Also, Turnbull is using BT in UK as yard stick, a network costing 2.5 billion pounds vs a network that will cost $30 billion or $43 billion.

    Our network is naturally more expansive, regardless.

    You are not saving much money in the 10 year period that Turnbull is looking at rolling out his version of the network (2019 completion date).

  19. @2017 – you omitted the fact that Australia has one of the lowest loan default rates on personal property mortgages in the world due to our recourse loans and bankruptcy laws.

    You argue the stimlus spending stopped a property crash – poppycock and balderdash. The $900 went on imported consumer goods. The construction industry spending locked in high construction costs (and those evil 457 visas) which otherwise might have allowed more resource projects to get off the ground and cheaper new house prices.

  20. Crank

    The Europeans have a number of structural issues ranging from how its Industrial Relations system operates, overbearing regulation, Pensions and finance sector regulation.

    All these issues need addressing and without overhauling these areas sadly the Europeans are faced with a massive problem.

  21. quite right, mb @ 2023

    I vividly recall the day in September 2008 when the foreign exchange market basically ceased to exist. For a few hours, it was not possible to convert other currencies into AUD because the banks had ceased to accept each others’ warrants. The entire global financial system was about to disappear. In fact, for a few hours, it did disappear. Australian banks were completely marooned and would not have been able to fund themselves without support from the Commonwealth and the RBA. Hopefully we will not go there again!

  22. @2025 – you can’t ignore the density issue – because the budget constraint is always a major factor. When I ant/need a faster computer or better phone – I buy it from the market. The market would have provided a solution in good time when it was economically viable.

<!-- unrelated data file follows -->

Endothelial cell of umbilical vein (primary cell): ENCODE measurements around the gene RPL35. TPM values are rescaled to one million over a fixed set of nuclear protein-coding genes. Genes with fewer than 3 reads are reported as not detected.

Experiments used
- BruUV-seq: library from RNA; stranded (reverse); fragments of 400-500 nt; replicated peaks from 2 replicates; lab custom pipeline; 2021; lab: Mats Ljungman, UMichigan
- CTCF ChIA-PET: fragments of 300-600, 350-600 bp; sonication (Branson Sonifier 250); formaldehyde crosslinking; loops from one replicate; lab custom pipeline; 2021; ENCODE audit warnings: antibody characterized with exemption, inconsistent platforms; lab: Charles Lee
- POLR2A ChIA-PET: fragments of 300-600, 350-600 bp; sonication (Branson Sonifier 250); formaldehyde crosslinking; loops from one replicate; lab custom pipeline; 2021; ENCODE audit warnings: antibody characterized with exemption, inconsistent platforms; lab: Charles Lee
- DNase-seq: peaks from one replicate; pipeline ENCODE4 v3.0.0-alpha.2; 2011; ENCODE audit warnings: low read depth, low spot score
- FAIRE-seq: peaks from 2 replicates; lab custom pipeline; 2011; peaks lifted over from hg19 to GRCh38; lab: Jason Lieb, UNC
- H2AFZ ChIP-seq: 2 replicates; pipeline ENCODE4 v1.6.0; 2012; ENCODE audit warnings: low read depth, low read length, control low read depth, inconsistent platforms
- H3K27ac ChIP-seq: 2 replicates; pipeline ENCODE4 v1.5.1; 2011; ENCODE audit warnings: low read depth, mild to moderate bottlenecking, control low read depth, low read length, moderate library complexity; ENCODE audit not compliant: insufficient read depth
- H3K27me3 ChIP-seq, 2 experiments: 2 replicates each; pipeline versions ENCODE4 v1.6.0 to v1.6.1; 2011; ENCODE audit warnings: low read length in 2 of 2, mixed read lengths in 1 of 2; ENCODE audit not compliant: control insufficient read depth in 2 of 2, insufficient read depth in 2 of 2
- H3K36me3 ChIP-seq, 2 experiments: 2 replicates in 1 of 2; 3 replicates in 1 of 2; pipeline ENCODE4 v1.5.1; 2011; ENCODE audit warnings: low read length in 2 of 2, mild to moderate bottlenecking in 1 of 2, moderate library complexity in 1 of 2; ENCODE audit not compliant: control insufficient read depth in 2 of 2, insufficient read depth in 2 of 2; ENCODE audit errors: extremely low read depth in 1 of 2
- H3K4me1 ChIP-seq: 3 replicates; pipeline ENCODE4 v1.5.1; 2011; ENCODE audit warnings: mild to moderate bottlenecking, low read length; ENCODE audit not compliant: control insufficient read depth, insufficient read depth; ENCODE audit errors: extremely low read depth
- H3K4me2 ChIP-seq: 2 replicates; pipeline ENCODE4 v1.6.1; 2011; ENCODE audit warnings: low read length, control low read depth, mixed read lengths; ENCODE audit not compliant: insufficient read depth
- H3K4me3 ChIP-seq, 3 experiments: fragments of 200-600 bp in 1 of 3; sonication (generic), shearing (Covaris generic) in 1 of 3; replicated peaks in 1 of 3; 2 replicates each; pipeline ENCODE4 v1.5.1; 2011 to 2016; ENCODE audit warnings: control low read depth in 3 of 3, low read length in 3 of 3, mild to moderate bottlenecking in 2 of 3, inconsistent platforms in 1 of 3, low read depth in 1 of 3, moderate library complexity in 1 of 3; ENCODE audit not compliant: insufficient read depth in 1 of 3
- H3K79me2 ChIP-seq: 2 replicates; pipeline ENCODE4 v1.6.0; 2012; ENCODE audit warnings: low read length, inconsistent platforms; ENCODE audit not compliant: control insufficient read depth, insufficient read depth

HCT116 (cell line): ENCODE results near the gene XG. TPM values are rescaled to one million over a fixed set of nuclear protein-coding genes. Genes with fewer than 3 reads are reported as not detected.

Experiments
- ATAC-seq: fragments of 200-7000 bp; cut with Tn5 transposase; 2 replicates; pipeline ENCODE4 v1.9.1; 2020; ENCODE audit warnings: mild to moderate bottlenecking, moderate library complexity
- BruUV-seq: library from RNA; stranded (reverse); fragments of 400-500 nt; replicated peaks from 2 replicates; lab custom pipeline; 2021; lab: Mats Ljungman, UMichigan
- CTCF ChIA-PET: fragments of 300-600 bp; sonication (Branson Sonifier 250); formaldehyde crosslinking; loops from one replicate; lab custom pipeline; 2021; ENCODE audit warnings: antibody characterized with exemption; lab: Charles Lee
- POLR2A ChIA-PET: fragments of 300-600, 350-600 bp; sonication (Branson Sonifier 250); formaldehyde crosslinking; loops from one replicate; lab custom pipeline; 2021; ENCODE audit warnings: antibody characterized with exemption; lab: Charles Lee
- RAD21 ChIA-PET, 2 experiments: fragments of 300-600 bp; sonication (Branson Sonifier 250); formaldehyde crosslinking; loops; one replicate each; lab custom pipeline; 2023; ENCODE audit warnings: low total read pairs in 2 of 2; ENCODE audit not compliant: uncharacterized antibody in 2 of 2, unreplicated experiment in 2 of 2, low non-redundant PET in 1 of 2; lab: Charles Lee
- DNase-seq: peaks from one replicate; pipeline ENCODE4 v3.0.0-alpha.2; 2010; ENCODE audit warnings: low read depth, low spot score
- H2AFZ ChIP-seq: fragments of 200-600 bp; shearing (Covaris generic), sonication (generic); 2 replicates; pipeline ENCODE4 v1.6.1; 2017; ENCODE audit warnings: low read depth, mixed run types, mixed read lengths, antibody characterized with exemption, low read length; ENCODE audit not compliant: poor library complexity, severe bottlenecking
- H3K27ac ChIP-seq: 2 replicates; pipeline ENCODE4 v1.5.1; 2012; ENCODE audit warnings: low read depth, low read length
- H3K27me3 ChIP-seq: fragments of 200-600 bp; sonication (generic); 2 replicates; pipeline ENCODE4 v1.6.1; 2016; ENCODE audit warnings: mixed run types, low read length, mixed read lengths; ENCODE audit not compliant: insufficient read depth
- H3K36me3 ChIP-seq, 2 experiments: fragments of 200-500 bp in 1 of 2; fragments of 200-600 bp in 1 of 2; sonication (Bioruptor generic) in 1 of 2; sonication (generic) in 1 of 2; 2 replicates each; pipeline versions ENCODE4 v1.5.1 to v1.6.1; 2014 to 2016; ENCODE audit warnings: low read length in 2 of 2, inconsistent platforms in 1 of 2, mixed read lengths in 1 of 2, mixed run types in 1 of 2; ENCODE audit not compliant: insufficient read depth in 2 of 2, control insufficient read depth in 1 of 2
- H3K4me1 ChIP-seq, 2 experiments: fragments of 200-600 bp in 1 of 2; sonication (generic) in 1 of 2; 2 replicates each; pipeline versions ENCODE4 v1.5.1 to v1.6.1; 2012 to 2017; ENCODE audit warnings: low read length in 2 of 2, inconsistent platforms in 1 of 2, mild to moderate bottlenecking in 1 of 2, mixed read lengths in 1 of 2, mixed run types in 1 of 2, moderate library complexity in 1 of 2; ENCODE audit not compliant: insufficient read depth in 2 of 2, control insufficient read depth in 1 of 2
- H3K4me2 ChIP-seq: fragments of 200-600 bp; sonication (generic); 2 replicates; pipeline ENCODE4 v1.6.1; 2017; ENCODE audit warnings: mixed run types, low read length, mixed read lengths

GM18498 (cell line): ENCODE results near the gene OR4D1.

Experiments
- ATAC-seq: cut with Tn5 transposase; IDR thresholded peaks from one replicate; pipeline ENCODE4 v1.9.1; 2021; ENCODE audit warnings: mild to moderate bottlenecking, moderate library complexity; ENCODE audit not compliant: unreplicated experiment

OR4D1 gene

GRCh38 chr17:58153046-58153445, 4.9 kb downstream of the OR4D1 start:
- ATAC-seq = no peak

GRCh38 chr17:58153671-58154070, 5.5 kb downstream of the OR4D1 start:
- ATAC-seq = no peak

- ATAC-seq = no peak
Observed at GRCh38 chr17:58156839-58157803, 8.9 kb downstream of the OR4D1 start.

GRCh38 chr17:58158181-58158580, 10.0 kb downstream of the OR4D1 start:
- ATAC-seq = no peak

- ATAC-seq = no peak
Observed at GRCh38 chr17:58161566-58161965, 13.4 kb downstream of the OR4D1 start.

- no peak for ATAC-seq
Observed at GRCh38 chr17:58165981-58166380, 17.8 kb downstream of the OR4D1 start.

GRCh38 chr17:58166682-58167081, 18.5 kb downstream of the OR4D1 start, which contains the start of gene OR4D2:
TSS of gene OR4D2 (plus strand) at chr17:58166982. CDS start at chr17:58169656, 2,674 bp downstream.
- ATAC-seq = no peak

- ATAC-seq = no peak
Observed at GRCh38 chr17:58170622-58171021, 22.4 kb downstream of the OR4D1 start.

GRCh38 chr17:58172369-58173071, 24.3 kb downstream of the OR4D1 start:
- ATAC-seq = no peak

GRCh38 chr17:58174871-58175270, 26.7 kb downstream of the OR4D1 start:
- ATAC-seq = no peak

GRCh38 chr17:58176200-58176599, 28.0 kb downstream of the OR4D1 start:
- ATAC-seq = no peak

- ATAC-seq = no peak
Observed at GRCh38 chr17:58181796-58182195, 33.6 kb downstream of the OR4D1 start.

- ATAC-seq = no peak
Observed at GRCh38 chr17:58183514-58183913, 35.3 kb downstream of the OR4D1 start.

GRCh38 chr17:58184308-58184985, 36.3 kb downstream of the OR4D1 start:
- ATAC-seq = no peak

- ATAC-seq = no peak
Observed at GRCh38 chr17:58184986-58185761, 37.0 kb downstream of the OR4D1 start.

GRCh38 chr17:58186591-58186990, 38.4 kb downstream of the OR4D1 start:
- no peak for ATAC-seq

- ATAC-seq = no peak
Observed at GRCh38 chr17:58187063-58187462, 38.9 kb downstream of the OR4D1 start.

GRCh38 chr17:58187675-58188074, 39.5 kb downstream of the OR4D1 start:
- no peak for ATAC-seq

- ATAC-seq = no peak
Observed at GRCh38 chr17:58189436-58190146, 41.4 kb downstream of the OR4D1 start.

23. CC @ 2026, you should cast your eyes over the labour market data from 2008 through to 2010. The shock of the collapse certainly imperiled a lot of jobs. It was the stimulus that revived labour demand, without which economy would have been in grave trouble. You can rubbish it if you like. Soon your mob will have to make a similar choice – support the labour market or watch it decay.

    What will you do! All Australian voters are entitled to ask and to have an answer.

  24. @CC/2030

    The market has failed dude, give it up.

    The market doesn’t always provide.

    It had over 10 years to get from the “market”, this isn’t the IT Industry dude.

    This is the telco Industry.

  25. Crank

    And when would the private sector have done it.

    The private sector has proven itself unable to take the lead on major infrastructure.

    Yes there are many things that it does well and i would like to think it could do more without Government assistance but i cannot find any examples of the private sector taking the lead in a new major infrastructure project.